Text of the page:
It could be said that Elizabeth Walter’s recent success in clothing design is a direct result of family ties.
That’s because an award-winning dress she created earlier this year was inspired by the extensive neck tie collection owned by her grandfather, James Bailey, a retired Shelbyville school principal.
Earlier this month, Walter’s dress, called “All Tied Up,” was accepted into two prestigious international shows: the International Textile and Apparel Association conference in Washington, D.C.; and the Chicago Fashion Group, which based its winners on design as well as grade point average.
Walter was thrilled to see her work on display for student and professional designers to see.
“It’s amazing to see something that you’ve made from scratch go down a runway,” Walter said.
Walter, who graduated from Shelbyville High School in 1998, had long dreamed of creating a dress out of ties, thanks to the hundreds of ties her grandfather had amassed in his long career in education.
“Actually, I’ve had the idea since I was 11 years old,” Walter said, adding that she’d even sketched the design as a youngster.
She didn’t raid her grandfather’s closet for her creation, however. Instead, she bought ties from the Salvation Army in Mattoon, and, using special software at EIU, she and two other students created fabric to make original ties.
Walter, who had only been sewing for a year and half before she embarked on making the dress, had to take each of the existing ties apart to make them uniform in size, and she had to flare and add a new point to all of the ties, a tricky task.
The pieces of tie-shaped fabric were sewn together vertically to form the skirt. Shoulder straps made of ties were also added to the blue satin bodice.
The final product was worth the effort.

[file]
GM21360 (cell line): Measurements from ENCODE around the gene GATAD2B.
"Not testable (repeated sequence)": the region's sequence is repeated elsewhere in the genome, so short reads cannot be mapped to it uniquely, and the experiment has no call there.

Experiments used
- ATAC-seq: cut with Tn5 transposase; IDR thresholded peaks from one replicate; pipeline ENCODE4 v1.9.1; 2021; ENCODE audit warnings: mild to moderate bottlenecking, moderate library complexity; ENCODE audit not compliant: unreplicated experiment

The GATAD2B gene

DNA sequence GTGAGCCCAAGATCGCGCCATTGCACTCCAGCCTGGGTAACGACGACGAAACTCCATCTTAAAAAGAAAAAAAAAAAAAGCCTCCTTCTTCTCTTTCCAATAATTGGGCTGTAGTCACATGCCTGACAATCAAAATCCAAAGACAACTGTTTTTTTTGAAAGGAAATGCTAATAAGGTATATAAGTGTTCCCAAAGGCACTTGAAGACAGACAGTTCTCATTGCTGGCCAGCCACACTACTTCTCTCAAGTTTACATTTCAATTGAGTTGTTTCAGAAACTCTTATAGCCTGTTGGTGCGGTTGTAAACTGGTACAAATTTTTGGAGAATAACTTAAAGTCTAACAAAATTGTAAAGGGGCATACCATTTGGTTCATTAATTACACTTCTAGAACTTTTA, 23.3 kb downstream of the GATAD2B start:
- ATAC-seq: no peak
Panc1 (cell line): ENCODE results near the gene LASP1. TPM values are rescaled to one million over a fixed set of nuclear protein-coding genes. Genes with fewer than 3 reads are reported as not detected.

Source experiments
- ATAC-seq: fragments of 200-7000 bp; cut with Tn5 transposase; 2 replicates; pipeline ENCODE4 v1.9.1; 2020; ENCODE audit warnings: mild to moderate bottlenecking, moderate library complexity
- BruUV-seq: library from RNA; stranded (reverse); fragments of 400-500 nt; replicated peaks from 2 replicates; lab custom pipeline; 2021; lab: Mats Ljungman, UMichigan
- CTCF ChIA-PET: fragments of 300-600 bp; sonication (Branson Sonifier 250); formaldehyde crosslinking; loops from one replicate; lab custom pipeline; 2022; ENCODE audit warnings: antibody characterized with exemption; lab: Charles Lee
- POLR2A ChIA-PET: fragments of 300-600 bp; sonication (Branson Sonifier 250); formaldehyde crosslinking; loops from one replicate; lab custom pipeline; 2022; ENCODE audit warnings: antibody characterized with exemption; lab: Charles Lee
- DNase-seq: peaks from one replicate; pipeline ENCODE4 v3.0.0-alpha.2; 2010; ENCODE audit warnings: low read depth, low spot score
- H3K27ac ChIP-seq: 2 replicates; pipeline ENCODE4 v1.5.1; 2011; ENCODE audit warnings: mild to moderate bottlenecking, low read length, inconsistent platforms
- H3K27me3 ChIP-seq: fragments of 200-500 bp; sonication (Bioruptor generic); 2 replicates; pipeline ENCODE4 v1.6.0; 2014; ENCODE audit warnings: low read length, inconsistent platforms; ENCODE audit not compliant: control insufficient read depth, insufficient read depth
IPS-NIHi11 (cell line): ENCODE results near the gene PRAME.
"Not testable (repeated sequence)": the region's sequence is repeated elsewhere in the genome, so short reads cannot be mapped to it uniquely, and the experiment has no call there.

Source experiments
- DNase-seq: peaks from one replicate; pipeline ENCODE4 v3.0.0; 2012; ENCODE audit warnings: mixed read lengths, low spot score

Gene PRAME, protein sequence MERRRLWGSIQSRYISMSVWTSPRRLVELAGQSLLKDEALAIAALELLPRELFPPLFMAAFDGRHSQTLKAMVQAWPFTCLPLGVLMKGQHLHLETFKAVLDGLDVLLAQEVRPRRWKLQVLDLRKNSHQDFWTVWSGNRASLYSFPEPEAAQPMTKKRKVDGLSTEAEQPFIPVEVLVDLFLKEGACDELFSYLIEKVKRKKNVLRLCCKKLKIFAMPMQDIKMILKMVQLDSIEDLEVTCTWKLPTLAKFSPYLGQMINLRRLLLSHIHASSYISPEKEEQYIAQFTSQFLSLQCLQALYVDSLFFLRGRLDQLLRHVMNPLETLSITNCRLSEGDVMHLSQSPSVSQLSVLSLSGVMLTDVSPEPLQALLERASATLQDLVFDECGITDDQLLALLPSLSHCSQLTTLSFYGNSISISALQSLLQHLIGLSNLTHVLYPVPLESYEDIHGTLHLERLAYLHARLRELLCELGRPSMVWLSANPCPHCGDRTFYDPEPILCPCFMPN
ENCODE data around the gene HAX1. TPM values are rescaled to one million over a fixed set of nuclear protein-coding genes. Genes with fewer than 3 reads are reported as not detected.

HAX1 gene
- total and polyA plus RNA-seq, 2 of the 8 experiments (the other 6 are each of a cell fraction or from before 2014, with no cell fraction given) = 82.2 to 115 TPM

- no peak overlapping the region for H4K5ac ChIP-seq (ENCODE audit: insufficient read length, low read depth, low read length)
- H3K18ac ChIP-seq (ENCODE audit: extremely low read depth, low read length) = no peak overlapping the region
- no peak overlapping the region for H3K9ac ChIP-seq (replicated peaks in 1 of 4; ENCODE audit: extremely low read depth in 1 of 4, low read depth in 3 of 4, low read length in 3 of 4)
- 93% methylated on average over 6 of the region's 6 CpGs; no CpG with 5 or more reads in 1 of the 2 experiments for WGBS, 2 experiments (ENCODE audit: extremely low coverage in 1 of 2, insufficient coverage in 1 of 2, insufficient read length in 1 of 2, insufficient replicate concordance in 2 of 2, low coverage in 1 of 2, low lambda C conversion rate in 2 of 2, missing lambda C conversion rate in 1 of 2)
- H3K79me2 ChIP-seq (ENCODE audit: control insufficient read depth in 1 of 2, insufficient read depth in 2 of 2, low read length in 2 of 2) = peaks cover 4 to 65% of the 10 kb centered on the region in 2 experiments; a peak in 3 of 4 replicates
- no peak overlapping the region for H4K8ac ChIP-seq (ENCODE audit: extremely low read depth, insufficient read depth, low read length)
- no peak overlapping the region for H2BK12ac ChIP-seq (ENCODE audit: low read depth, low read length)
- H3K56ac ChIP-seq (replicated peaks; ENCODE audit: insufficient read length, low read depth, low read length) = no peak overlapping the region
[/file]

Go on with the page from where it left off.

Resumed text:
“I honestly had no doubt that she’d be selected for at least one of these competitions,” said Jean Dilworth, an EIU textile design professor.
The dress was one of about 100 garments from university students in 23 countries chosen for the show in Washington, D.C. And the majority of the works selected for the Chicago show were designed by students from Chicago design schools.
The exposure Walter received will likely have a significant impact on her future career, Dilworth said.
In fact, Walter was approached by representatives of three major universities who were encouraging Walter to pursue her doctorate at their institutions.
Walter’s success is also good for the EIU School of Family and Consumer Sciences, Dilworth said, as it helps get the word out that although EIU doesn’t offer a design degree, EIU students can study design and excel in the field, whether they’re interested in designing textiles, apparel items or digitally printed retail graphics.
Walter, who lives in the Shelbyville area, plans to earn her bachelor’s degree in merchandising from EIU’s School of Family and Consumer Sciences in August. She would like to stay at EIU to get her master’s degree before moving ahead with her career or further education.
But for now, she’s still basking in the glow of watching one of her first creations, inspired by her grandfather, attain such positive reviews from fashion experts.
“I feel like I’ve accomplished something,” Walter said. “It was something that I’ll never forget, ever.”